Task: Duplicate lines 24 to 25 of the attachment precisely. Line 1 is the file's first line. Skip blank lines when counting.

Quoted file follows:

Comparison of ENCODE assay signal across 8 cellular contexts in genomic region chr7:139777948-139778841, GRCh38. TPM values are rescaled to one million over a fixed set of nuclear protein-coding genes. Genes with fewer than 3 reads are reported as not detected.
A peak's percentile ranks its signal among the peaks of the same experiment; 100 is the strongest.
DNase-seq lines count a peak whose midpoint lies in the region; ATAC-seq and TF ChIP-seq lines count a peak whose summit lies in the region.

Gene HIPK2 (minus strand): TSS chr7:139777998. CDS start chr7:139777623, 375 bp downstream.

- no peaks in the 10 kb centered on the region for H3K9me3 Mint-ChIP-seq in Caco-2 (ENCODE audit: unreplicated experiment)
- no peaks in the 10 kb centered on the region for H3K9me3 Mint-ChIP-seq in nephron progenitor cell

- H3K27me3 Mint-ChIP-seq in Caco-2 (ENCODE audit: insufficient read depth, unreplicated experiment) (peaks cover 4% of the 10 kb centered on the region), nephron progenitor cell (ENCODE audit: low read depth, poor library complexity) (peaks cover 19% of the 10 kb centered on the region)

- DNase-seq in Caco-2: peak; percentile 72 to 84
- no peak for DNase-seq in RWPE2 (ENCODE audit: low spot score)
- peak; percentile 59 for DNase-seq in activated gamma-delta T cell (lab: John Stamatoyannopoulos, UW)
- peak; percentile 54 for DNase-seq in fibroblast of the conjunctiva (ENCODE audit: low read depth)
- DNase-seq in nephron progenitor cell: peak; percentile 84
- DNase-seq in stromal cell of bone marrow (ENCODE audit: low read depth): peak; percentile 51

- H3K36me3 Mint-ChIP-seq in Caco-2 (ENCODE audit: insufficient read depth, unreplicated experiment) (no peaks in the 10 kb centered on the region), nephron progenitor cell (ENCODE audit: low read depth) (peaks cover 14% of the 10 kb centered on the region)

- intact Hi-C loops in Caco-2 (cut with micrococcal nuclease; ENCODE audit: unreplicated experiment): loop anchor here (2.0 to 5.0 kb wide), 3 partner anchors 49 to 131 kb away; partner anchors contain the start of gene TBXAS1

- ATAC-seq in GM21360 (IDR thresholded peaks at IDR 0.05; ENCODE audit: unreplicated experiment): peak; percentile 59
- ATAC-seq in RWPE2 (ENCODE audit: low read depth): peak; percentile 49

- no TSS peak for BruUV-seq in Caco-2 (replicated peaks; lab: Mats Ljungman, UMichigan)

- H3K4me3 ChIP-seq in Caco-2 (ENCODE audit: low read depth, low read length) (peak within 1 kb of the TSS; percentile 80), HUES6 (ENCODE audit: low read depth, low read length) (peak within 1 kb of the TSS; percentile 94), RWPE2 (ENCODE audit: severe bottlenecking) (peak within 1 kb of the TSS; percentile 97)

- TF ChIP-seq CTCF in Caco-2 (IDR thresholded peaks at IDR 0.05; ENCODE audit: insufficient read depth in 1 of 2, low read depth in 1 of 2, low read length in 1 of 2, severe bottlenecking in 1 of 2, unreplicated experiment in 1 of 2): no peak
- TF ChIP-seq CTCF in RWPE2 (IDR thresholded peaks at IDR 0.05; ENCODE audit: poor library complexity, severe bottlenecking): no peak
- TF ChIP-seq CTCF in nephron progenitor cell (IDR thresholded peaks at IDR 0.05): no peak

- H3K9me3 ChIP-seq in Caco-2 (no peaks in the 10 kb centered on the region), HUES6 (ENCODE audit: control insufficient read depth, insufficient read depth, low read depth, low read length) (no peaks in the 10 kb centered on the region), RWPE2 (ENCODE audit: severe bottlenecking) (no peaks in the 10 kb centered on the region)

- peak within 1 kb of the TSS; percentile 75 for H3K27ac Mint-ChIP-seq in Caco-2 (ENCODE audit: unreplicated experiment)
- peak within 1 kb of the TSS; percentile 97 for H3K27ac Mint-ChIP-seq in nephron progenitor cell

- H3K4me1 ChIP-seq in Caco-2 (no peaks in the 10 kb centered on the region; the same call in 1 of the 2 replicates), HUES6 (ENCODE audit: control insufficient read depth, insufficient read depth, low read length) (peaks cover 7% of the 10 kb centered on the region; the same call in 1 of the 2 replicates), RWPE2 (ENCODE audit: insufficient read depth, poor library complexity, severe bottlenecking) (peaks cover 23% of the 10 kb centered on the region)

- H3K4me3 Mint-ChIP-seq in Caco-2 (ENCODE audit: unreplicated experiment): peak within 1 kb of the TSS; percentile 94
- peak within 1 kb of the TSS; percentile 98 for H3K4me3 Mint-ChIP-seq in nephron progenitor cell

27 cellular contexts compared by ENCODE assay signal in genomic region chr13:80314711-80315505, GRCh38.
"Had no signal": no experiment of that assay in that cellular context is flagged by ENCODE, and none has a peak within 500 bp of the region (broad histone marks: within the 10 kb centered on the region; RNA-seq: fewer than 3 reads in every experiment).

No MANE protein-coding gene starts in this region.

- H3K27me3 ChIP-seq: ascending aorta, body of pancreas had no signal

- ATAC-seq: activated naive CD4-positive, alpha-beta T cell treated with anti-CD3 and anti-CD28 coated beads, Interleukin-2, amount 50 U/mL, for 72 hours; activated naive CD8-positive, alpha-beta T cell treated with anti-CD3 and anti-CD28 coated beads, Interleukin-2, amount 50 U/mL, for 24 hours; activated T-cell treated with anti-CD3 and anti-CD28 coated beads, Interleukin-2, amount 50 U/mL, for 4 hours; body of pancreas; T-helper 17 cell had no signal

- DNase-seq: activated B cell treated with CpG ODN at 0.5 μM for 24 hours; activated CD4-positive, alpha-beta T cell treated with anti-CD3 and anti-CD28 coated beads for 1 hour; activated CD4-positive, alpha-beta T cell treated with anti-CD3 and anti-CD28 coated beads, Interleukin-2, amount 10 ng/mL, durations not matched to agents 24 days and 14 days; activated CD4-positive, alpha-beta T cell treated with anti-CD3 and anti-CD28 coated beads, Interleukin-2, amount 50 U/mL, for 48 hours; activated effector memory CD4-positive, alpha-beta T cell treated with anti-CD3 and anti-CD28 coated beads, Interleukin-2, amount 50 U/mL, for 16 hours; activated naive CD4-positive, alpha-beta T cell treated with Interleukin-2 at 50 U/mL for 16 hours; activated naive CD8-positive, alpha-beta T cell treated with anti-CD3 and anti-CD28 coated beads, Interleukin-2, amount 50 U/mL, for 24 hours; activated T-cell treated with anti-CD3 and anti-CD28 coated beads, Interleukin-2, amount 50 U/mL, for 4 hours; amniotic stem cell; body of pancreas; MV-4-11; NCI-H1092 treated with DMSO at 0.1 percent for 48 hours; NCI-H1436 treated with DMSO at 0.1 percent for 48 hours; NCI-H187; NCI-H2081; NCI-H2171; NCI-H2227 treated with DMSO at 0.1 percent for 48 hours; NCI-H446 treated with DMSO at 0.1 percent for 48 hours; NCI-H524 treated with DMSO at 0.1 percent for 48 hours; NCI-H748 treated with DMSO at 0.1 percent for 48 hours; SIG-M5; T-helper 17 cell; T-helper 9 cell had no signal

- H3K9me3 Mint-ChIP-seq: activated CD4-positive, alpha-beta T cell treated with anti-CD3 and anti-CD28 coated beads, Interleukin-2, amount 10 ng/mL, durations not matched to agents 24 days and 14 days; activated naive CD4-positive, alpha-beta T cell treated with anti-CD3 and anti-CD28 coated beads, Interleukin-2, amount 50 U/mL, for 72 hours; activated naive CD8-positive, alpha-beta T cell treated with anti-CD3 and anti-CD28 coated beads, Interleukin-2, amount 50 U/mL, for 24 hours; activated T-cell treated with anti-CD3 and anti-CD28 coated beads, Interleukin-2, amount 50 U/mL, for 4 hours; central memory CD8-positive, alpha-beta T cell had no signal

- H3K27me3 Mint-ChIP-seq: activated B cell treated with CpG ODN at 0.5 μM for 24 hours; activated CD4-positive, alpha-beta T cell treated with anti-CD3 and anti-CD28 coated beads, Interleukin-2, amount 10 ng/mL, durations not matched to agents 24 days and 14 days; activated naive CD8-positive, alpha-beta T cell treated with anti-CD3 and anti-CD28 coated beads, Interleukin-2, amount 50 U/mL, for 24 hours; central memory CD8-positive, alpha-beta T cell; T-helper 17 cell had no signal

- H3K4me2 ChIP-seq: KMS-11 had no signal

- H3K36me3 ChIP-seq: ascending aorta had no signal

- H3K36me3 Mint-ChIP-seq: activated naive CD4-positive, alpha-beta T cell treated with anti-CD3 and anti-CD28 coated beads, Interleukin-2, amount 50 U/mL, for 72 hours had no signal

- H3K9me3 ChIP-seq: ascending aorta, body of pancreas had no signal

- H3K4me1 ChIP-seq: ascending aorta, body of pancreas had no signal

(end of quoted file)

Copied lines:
- peak within 1 kb of the TSS; percentile 75 for H3K27ac Mint-ChIP-seq in Caco-2 (ENCODE audit: unreplicated experiment)
- peak within 1 kb of the TSS; percentile 97 for H3K27ac Mint-ChIP-seq in nephron progenitor cell